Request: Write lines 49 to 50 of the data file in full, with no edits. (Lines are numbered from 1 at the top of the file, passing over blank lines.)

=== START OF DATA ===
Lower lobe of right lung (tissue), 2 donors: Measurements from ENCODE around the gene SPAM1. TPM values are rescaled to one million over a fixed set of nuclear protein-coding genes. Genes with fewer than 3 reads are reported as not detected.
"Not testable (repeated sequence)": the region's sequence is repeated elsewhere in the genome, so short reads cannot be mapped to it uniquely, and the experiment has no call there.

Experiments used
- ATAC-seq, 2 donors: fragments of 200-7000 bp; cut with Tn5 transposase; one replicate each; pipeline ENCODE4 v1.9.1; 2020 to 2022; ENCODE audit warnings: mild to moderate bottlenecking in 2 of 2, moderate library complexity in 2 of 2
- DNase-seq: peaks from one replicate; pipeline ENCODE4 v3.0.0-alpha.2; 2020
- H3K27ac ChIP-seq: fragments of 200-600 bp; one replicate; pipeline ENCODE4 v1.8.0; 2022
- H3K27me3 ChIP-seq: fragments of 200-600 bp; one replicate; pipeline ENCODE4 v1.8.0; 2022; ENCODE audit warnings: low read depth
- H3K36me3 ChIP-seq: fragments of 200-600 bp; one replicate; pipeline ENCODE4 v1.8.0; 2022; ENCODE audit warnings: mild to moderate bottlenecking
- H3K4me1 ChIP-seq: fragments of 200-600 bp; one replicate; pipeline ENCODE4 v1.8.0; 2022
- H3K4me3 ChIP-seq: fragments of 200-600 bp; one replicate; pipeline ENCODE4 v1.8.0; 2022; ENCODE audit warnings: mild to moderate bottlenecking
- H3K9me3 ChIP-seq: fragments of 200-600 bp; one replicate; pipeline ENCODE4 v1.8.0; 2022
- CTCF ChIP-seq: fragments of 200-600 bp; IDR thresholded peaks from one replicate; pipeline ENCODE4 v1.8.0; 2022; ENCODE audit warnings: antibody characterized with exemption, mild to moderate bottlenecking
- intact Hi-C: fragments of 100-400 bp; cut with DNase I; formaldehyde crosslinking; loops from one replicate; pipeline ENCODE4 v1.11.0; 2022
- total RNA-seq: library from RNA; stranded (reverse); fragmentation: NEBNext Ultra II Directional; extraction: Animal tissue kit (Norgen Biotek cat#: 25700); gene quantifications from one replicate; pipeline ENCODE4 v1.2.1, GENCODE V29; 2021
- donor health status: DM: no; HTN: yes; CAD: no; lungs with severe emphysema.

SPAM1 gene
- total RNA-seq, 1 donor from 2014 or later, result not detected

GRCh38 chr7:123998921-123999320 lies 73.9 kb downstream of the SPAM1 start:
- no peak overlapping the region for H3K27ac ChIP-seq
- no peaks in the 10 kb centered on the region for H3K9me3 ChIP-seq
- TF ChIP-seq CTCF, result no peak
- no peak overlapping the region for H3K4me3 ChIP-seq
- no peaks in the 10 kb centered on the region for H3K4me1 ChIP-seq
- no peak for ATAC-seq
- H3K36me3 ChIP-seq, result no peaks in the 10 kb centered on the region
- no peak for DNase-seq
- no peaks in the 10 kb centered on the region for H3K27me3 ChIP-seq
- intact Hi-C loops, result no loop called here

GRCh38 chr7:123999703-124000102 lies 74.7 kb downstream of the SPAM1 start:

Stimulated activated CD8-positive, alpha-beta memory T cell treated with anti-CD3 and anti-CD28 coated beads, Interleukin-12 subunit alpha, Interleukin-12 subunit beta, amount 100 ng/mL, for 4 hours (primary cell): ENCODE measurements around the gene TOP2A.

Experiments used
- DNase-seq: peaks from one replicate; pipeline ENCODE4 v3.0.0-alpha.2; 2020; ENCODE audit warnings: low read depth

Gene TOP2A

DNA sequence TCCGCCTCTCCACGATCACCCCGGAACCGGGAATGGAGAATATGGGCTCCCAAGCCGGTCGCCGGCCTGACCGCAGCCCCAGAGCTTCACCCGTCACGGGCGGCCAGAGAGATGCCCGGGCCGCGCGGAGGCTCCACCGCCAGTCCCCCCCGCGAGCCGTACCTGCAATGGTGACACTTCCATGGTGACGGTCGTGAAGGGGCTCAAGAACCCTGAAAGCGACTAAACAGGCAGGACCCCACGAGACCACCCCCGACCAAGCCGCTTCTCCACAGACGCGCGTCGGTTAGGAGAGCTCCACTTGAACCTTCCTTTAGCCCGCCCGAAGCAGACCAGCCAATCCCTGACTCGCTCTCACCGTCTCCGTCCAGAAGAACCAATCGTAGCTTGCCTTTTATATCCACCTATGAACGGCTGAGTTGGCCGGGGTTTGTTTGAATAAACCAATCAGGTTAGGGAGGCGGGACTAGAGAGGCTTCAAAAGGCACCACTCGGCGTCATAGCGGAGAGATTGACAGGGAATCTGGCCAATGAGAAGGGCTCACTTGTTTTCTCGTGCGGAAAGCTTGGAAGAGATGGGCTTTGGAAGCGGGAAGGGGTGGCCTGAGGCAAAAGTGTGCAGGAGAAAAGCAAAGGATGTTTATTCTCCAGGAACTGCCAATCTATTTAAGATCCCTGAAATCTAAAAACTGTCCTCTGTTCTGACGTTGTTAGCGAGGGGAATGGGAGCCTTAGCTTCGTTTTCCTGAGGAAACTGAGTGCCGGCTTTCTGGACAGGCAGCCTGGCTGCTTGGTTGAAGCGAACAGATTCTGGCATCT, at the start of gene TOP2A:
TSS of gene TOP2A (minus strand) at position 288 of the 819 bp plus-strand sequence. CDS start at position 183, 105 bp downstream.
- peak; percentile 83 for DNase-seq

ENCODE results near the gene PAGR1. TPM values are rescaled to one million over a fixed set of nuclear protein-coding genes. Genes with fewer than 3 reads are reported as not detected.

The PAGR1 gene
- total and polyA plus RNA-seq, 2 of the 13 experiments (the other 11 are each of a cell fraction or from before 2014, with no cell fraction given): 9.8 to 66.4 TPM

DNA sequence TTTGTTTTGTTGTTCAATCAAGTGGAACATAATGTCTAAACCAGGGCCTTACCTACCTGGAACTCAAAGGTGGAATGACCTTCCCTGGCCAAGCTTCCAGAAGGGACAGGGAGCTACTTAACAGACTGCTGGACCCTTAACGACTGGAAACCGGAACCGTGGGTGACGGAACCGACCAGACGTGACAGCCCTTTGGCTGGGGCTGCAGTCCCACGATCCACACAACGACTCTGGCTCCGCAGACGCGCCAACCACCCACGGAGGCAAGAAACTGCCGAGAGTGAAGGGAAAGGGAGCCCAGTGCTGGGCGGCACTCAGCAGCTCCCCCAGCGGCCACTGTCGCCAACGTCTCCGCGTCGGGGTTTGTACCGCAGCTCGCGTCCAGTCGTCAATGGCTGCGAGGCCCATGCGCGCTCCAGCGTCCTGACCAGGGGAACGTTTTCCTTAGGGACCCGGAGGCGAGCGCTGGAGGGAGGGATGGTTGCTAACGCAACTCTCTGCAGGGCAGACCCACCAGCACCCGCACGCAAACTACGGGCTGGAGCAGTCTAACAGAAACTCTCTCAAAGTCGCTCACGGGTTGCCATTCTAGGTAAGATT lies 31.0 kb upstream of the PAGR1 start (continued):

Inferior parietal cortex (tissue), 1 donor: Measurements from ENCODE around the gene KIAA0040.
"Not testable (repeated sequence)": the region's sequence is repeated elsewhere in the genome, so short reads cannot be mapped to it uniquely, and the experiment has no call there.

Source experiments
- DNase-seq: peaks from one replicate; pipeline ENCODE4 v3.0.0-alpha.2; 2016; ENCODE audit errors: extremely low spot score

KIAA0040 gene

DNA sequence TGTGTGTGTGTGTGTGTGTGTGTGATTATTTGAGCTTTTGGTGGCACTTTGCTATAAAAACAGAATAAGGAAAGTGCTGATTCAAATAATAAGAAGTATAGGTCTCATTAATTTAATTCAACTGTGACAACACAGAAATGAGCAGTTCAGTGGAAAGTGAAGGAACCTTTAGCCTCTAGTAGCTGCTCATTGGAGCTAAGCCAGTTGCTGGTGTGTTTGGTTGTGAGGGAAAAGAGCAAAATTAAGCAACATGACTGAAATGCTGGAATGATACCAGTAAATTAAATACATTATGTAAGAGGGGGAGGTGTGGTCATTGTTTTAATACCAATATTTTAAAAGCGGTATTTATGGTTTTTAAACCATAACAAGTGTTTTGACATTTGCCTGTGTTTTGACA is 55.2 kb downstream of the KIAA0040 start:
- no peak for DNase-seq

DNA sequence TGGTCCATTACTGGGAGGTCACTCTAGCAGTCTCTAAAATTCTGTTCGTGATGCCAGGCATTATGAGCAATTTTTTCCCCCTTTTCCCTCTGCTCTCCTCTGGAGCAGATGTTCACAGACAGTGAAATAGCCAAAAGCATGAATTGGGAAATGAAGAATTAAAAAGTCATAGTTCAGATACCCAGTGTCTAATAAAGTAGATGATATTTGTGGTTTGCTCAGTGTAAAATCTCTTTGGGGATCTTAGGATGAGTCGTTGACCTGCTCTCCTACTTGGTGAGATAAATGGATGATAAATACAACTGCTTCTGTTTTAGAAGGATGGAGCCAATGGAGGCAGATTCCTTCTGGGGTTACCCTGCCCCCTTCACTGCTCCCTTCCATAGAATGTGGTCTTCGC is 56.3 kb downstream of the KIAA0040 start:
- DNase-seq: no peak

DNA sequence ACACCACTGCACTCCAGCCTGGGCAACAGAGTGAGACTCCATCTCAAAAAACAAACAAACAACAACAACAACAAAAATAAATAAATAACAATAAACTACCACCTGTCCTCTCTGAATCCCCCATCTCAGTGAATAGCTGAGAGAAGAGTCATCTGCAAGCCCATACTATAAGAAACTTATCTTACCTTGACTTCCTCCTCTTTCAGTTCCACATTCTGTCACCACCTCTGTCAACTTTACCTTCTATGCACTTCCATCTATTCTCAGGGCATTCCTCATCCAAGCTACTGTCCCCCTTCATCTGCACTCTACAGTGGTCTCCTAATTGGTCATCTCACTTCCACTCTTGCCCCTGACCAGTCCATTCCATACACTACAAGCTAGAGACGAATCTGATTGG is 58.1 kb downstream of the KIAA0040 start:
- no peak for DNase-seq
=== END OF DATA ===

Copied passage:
- DNase-seq: no peak

DNA sequence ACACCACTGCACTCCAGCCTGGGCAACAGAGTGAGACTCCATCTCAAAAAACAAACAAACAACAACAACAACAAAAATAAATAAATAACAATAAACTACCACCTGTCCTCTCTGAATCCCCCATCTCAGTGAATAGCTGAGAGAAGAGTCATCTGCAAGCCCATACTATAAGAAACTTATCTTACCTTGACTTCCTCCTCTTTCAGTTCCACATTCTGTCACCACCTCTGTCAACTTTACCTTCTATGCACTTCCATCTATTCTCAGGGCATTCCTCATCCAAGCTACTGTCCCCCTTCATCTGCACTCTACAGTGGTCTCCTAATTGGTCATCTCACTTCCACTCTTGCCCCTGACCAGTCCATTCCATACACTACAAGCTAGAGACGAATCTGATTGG is 58.1 kb downstream of the KIAA0040 start: